Rescue operations continued through the night and into Wednesday morning in Beirut after two huge explosions devastated the area around the port, killing dozens of people, injuring thousands and destroying buildings across the Lebanese capital.
Over 100 people were killed and more than 4,000 were injured, the Lebanese Red Cross said in a statement. Beirut’s governor Marwan Abboud said that between 250,000 and 300,000 residents were left without a home after the explosion.
A first explosion was followed by a second blast, which sent a huge orange fireball into the sky. It struck with the force of a 3.5 magnitude earthquake and was felt as far away as Cyprus more than 200 kilometres across the Mediterranean.
Earlier Lebanon’s health ministry said at least 78 people had died. It’s thought the numbers are almost certain to rise.
Prime Minister Hassan Diab has declared a national day of mourning on Wednesday.
Beirut’s governor estimated that the damage could cost between $3 billion (€2.5 billion) and $5 billion (€4.2 billion) to repair. Nearly half of the city was destroyed or damaged, Abboud said.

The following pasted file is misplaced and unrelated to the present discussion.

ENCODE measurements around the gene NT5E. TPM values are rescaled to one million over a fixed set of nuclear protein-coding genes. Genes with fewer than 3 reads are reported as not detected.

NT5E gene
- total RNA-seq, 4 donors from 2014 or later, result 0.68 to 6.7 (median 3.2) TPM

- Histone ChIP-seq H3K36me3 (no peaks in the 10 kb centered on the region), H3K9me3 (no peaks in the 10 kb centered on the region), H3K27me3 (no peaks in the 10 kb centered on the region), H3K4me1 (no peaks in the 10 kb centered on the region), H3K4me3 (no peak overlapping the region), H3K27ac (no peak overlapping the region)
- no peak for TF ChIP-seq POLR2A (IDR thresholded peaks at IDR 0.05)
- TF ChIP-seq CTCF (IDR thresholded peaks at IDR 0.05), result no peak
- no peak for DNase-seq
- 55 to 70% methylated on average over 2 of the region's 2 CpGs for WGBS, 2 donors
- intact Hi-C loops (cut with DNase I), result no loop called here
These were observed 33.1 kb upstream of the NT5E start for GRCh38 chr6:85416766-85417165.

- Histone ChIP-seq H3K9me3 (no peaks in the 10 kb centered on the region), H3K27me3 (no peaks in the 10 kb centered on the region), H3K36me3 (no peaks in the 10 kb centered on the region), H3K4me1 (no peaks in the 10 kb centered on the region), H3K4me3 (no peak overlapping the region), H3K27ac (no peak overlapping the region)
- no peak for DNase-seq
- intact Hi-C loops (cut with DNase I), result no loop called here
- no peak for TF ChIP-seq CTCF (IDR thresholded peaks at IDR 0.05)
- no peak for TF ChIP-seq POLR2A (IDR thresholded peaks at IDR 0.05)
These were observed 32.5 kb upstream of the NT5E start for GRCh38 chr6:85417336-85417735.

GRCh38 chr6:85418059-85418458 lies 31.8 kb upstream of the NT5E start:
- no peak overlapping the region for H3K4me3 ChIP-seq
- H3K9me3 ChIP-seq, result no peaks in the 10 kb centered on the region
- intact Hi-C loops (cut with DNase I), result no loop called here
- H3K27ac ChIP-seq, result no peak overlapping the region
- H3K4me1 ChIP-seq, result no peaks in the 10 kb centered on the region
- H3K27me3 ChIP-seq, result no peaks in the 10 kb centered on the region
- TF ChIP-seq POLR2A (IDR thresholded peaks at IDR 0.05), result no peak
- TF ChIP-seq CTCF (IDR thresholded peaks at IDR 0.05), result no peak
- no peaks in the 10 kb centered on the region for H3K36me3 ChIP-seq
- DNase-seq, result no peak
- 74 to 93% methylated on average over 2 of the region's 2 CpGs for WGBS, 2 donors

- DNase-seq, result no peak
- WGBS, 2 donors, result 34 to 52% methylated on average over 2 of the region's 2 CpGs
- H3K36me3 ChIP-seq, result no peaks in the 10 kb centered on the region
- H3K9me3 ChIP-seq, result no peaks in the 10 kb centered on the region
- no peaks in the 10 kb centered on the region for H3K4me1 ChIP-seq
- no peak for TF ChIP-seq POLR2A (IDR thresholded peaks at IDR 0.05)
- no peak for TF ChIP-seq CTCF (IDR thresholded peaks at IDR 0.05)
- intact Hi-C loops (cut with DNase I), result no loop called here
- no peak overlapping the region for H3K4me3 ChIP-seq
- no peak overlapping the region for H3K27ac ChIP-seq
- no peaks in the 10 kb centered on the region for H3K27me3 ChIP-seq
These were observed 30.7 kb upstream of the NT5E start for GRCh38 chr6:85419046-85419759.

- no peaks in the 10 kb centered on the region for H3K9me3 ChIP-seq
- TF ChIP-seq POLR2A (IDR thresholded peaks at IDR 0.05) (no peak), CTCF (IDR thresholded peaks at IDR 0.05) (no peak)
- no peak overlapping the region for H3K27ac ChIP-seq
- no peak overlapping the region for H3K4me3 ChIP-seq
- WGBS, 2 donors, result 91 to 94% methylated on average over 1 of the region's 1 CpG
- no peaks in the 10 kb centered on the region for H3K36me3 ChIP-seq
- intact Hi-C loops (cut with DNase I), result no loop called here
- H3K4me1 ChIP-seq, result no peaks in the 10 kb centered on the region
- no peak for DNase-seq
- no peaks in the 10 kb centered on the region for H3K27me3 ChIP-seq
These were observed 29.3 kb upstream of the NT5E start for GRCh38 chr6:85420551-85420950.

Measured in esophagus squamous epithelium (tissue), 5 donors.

Hospitals, already struggling with the country’s coronavirus outbreak, have been overwhelmed by the large number of injured people. Several hospitals were damaged in the blast. Lebanon’s Red Cross has called for urgent blood donations.
Many people are believed to be missing and bodies are thought to be buried in the port area under debris. Firefighters backed by army helicopters battled into the night to put out flames.
The cause has not been confirmed but attention has turned to stored chemicals. Government ministers say it appeared that a large cache of ammonium nitrate in the port had detonated. Officials have said initial investigations suggested the blast came from explosive material that had been confiscated.
Chaotic scenes were reported in the aftermath of the explosion, which destroyed buildings around the port area, blew out the windows of others across the city and overturned cars. Injured people were seen staggering through the streets.
The disaster comes at a time when the country has been struggling with both the pandemic and a severe economic and financial crisis. The past year has seen protests against soaring unemployment and economic meltdown with many blaming government incompetence and corruption.